March 29, 2022
Research Highlight

The Gut Microbiome Modifies Host Response to Environmental Exposures

Study highlights microbiome’s role in regulating xenobiotic metabolism

Gut Microbiome_PAHs

In a recent study, researchers identify the link between the gut microbiome and the host livers’ response to chemical carcinogens.  


(Image by Stephanie King | Pacific Northwest National Laboratory)

The Science

The gut microbiome plays a key role in human health and disease, including influencing activity in the liver—the primary site for detoxification of environmental contaminants, such as polycyclic aromatic hydrocarbons (PAHs). Changes in the gut microbiome from exposure to these contaminants are linked to elevated occurrence of disease. But the role the gut microbiome plays in determining rates of metabolism to process the contaminants has been unclear. This study profiled active cytochrome P450 enzymes—those that metabolize medications—before and after exposure to two structurally different PAHs: benzo[a]pyrene and 1-nitropyrene. The results showed that the gut microbiome alters the repertoire of active enzymes and the rate of liver metabolism in response to exposure to the two different carcinogens.

The Impact

This knowledge can aid in risk assessment decisions for contaminated areas, such as the Portland Harbor Superfund site, and pave the way for designing personalized treatment plans by predicting susceptibility to exposure. And while this function-focused approach narrowly examined P450 enzymes, scientists hypothesize that the microbiome’s modulation of host enzyme function is much broader. An expanded investigation is expected to reveal the full scope of the microbiome’s link to liver function.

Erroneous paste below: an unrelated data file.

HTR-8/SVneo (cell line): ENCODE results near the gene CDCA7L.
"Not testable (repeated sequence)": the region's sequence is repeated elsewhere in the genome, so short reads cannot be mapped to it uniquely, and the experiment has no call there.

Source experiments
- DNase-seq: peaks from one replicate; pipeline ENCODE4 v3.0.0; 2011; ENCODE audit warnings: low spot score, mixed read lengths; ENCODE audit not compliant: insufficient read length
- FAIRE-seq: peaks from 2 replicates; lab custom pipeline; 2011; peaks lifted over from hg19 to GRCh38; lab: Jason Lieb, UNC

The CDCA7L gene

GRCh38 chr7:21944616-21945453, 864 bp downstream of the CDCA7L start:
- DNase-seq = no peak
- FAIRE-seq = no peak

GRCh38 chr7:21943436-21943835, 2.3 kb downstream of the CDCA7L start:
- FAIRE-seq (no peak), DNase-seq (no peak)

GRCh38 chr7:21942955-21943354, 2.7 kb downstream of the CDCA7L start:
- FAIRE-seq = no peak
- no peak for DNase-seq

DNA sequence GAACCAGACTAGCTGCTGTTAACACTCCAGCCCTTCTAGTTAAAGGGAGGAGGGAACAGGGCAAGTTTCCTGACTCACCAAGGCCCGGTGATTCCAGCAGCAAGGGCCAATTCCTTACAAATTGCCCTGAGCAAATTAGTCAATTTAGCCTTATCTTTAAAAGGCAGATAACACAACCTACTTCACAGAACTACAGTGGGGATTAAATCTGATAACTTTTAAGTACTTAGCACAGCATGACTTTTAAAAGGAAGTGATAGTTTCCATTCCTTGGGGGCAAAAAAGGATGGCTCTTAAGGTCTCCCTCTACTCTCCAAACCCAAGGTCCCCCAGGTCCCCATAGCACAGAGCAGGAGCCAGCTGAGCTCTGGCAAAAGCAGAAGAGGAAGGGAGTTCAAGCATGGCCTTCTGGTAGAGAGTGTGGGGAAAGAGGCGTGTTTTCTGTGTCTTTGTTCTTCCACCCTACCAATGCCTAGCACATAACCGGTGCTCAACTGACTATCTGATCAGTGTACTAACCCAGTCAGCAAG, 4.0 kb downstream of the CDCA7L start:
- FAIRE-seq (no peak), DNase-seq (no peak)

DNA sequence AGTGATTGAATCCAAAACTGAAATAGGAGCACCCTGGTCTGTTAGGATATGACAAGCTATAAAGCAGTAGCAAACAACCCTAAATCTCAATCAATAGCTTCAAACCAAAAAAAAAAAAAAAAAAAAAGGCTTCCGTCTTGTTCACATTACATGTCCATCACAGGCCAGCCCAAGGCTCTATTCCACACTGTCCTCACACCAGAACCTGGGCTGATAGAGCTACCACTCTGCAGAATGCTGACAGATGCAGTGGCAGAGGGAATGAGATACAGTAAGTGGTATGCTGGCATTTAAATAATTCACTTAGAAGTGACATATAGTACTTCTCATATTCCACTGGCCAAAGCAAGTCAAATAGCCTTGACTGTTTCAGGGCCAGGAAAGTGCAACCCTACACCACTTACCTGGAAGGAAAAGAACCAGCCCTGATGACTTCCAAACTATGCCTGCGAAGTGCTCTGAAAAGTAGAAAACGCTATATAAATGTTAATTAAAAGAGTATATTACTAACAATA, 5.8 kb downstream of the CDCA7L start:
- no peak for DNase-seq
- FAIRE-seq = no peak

The gut microbiome is a key contributor to metabolism. PAHs, which can be found in smoke or vehicle exhaust, are an abundant class of environmental contaminants that have varying levels of carcinogenicity. Little is known about how the gut microbiome affects rates of PAH metabolism and levels of active cytochrome P450 enzymes. This study sought to determine the role that the gut microbiome has in determining various aspects of metabolism in the liver before and after exposure to two structurally different PAHs: benzo[a]pyrene and 1-nitropyrene. The research team observed differences in PAH metabolism rates between germ-free (those that lack a gut microbiome) and conventional mice in both unexposed and exposed conditions. The resulting activity-based protein profiling analysis showed that, in unexposed conditions, there were only minor differences in total cytochrome P450 enzymes in germ-free mice relative to conventional mice. However, distinct activity profiles in response to corn oil vehicle and PAH treatment were observed, primarily in the case of 1-nitropyrene treatment. This study revealed that the repertoire of active P450s in the liver is impacted by the presence of the gut microbiome, which modifies PAH metabolism in a substrate-specific fashion.


Research was supported by the Microbiomes in Transition Lab Directed Research and Development Program at Pacific Northwest National Laboratory, and the National Institute of Environmental Health Sciences (ES029319 and ES030220). PNNL is operated by Battelle for the Department of Energy under contract DE-AC06-76RL01830. We would like to acknowledge the Environmental Molecular Sciences Laboratory for their support with our mass spectrometry analysis.

Published: March 29, 2022

Garcia WL, CJ Miller, GX Lomas, KA Gaither, KJ Tyrrell, JN Smith, and KR Brandvold, et al. 2022. "Profiling the Gut Microbiome Influence on Host Xenobiotic Metabolism in Response to Benzo[a]pyrene and 1-Nitropyrene Exposure." Biochemistry. PNNL-SA-167238.